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Mickens v. Larkin

United States District Court, S.D. New York

November 24, 2014

SHAWNDALE MICKENS, Petitioner,
v.
ROLAND LARKIN, Superintendent, Eastern Correctional Facility Respondent.

OPINION & ORDER

KIMBA M. WOOD, District Judge.

Petitioner Shawndale Mickens seeks a writ of habeas corpus pursuant to 28 U.S.C. ยง 2254, challenging his incarceration as a violation of his constitutional rights. In a Report and Recommendation ("R&R"), Magistrate Judge James Cott recommends that the Court deny the writ. [ECF No. 16]. Upon de novo review, the Court adopts the R&R's recommendations and reasoning. Petitioner's writ is DENIED.

However, one portion of Petitioner's briefing warrants additional discussion. The Court addresses this issue as a means of supplementing, rather than amending the R&R.

I. PETITIONER'S SIXTH AMENDMENT ARGUMENT

Petitioner's writ of habeas corpus alleges, inter alia, that the state trial court violated his Sixth Amendment rights when it closed the courtroom during the testimony of an undercover officer. (Habeas Petition [ECF No. 2] at 6). Judge Cott viewed this closure as "partial, " and, following Second Circuit precedent, correctly used a sliding scale approach[1] to assess whether that closure was constitutional under the Sixth Amendment. Under this sliding scale approach, the trial court needed find only a "substantial reason" for the partial closure, rather than the more exacting "overriding interest" the Supreme Court required in Waller v. Georgia, 467 U.S. 39, 46 (1984). See United States v. Doe, 63 F.3d 121, 129 (2d Cir. 1995) ("[W]e adopted the substantial reason' test out of concern that the overriding interest' standard required under Waller to justify total closure of a proceeding was too stringent when only partial closure of the proceeding was at issue."). Judge Cott found this "substantial reason" standard readily met and held that the trial court did not violate Petitioner's Sixth Amendment rights.

Petitioner argues in his Objection to the R&R that the Supreme Court's decision in Presley v. Georgia, 558 U.S. 209 (2010), invalidates the Second Circuit's sliding scale approach. According to Petitioner, Presley confirms that Waller requires the stricter "overriding interest" standard for all closures, whether partial or total. (Pet.'s Obj. [ECF No. 17] at 1).

A. Presley v. Georgia

Presley concerned the closure of a Georgia courtroom during the voir dire portion of a criminal trial. The petitioner was convicted at trial and subsequently sought a writ of habeas corpus, claiming that his Sixth Amendment rights were violated by the court's closure. Presley, 558 U.S. at 210-12. The Supreme Court agreed, holding that the trial court violated petitioner's Sixth Amendment rights by failing to consider alternatives to courtroom closure. Id. at 215. The Court's holding was based firmly in the third Waller factor-whether the trial court "consider[ed] reasonable alternatives to closing the hearing, " Waller, 467 U.S. at 48. See Presley, 558 U.S. at 214-15.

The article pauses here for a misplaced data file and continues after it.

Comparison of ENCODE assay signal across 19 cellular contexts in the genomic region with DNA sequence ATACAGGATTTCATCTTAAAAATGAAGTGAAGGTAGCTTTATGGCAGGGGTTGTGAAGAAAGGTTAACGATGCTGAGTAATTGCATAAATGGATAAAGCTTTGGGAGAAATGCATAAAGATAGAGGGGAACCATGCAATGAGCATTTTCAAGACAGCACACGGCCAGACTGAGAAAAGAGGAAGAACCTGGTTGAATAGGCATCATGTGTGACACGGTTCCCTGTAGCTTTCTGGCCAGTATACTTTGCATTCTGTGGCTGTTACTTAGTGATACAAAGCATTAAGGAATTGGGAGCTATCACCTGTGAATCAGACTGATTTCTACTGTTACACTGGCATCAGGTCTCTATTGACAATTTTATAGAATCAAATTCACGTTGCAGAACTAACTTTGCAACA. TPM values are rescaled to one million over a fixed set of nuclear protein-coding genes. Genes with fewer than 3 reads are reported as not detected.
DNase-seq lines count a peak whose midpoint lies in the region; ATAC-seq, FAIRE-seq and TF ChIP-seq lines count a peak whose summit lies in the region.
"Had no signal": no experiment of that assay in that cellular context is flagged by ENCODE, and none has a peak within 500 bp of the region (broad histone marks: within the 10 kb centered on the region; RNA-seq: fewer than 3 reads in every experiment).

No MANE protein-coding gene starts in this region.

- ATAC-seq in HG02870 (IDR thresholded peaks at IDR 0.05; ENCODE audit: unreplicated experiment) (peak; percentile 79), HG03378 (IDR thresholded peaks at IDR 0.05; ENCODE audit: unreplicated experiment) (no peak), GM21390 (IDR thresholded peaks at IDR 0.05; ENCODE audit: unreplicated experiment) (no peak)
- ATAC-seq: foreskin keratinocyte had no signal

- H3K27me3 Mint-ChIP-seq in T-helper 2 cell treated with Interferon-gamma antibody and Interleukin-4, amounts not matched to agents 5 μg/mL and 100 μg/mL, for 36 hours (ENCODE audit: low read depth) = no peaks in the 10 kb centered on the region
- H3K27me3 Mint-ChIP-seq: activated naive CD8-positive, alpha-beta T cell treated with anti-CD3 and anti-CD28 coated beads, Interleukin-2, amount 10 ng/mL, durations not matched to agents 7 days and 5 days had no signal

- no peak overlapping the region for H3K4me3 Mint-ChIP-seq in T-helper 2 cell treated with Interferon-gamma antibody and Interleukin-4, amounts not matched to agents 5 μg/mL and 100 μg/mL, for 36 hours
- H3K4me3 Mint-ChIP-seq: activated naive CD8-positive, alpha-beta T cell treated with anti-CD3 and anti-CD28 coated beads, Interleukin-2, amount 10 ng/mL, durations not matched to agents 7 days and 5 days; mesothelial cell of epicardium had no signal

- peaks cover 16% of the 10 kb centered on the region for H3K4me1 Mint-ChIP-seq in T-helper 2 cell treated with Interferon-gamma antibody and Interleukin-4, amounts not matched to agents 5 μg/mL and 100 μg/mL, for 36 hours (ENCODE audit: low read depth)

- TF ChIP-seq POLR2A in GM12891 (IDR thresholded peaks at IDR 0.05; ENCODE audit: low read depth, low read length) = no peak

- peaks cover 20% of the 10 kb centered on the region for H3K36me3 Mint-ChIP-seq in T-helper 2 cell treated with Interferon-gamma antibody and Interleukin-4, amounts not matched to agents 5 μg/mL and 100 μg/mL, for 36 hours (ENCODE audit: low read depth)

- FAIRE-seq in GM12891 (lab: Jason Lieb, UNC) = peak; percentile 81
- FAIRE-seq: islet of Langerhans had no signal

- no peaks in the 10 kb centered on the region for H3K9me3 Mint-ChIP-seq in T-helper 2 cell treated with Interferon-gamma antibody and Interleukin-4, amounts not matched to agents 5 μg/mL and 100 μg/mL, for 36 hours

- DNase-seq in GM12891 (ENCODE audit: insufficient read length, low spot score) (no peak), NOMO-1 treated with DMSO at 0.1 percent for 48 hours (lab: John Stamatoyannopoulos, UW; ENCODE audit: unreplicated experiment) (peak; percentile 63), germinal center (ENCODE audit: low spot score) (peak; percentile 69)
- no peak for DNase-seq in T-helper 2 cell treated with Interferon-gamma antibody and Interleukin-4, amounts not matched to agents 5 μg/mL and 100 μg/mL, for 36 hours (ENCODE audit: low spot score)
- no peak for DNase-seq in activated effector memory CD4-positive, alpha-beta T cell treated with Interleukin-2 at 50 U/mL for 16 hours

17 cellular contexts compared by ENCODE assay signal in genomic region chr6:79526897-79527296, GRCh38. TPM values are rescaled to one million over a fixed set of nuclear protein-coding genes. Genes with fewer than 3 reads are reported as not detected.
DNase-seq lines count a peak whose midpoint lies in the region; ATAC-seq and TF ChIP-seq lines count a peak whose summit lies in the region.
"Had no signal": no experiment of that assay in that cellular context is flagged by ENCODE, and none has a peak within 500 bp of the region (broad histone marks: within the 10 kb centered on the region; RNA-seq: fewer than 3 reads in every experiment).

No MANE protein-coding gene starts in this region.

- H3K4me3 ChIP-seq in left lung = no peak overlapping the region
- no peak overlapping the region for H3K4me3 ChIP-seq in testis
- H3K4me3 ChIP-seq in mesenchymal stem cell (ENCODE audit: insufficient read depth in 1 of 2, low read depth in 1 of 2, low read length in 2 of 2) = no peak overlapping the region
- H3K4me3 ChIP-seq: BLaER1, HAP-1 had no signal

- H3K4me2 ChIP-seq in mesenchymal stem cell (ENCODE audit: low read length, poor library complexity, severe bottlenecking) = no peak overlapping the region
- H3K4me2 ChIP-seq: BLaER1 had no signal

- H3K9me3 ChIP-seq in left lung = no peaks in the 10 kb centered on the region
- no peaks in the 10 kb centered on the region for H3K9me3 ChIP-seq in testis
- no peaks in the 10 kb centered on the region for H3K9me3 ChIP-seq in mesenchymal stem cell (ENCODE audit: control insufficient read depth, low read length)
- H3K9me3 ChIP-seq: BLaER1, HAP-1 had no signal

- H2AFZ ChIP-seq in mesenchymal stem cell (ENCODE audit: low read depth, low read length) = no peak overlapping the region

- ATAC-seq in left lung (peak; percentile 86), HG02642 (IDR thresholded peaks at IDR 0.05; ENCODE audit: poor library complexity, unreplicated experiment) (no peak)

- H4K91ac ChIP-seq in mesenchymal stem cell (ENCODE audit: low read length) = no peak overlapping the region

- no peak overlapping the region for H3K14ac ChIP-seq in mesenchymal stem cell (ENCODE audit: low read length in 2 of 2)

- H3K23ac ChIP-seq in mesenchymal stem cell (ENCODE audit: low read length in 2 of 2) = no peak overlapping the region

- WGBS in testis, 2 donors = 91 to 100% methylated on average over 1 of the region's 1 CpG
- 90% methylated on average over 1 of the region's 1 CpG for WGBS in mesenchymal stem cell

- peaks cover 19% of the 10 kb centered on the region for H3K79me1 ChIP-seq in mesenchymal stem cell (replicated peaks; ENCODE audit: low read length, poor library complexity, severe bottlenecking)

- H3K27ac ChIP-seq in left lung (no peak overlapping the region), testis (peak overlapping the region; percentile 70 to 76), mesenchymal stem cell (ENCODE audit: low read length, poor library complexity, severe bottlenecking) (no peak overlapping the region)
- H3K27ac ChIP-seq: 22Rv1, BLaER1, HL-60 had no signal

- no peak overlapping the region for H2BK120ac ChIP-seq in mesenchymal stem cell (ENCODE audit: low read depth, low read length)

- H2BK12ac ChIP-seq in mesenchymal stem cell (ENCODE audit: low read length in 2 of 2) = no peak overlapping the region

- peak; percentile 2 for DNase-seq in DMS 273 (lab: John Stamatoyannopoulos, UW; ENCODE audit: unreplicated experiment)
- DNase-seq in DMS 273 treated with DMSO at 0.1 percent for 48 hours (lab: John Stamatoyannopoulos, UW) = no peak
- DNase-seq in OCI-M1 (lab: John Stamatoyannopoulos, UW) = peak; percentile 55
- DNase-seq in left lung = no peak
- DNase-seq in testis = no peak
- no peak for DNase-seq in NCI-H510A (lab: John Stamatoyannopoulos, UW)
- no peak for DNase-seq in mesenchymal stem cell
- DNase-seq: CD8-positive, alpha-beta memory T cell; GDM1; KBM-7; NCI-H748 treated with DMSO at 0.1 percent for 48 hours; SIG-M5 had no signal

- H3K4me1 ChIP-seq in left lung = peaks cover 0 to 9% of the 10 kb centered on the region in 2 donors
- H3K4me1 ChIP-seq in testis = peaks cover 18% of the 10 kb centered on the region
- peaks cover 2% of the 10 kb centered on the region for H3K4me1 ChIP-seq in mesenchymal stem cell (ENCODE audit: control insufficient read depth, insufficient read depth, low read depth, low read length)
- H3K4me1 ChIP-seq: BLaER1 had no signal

However, in dicta, the Court also discussed the first Waller factor-whether "the party seeking to close the hearing... advance[d] an overriding interest that is likely to be prejudiced, " Waller, 467 U.S. at 48. The Court noted that there was "some merit" to petitioner's claim that "the trial court erred because it did not even identify any overriding interest likely to be prejudiced absent the closure of voir dire. " Presley, 558 U.S. at 215. The Court went on to explain that if a "generic risk... unsubstantiated by any specific threat or incident... were sufficient to override a defendant's constitutional right to a public trial, a court could exclude the public from jury selection almost as a matter of course." Id. In those instances where closure is appropriate "the particular interest, and threat to that interest, must be articulated along with findings specific enough that a reviewing court can determine whether the closure order was properly entered." Id. (internal quotation marks omitted).

The Court concluded, however, by noting that it "need not rule on this second claim of error"-the one that concerned the first Waller prong-because "all [the] Court need[ed] to decide" was that the trial court failed to consider reasonable alternatives under the third prong of the Waller test. Id. at 216.

B. Analyzing Presley

Petitioner argues that the Second Circuit's sliding scale approach to the first prong of the Waller test is inconsonant with Presley. (Pet's Obj. 3-4). According to Petitioner, Presley 's closure during voir dire could be characterized as "partial" just as easily as could the closure that occurred in the instant case, where it was limited to the testimony of a single witness. (Pet's Obj. 4). Yet at no point does the Presley Court characterize the voir dire closure as "partial, " nor does the Court describe the showing required to prove the propriety of that closure as anything other than an "overriding interest." The Court never suggests that the lesser "substantial reason" standard would be acceptable for justifying such closures.

Petitioner's argument is not without appeal.[2] Although it is true that Waller itself dealt with a total closure, and therefore, it was not unreasonable for the Second Circuit to determine that, based on Waller, a less exacting standard is appropriate to justify less-than-total closures, see Woods v. Kuhlmann, 977 F.2d 74, 76 (2d Cir. 1992), it seems difficult to characterize the closure in Presley -concerning only the jury selection portion of the trial-as anything but partial.[3] Yet ...


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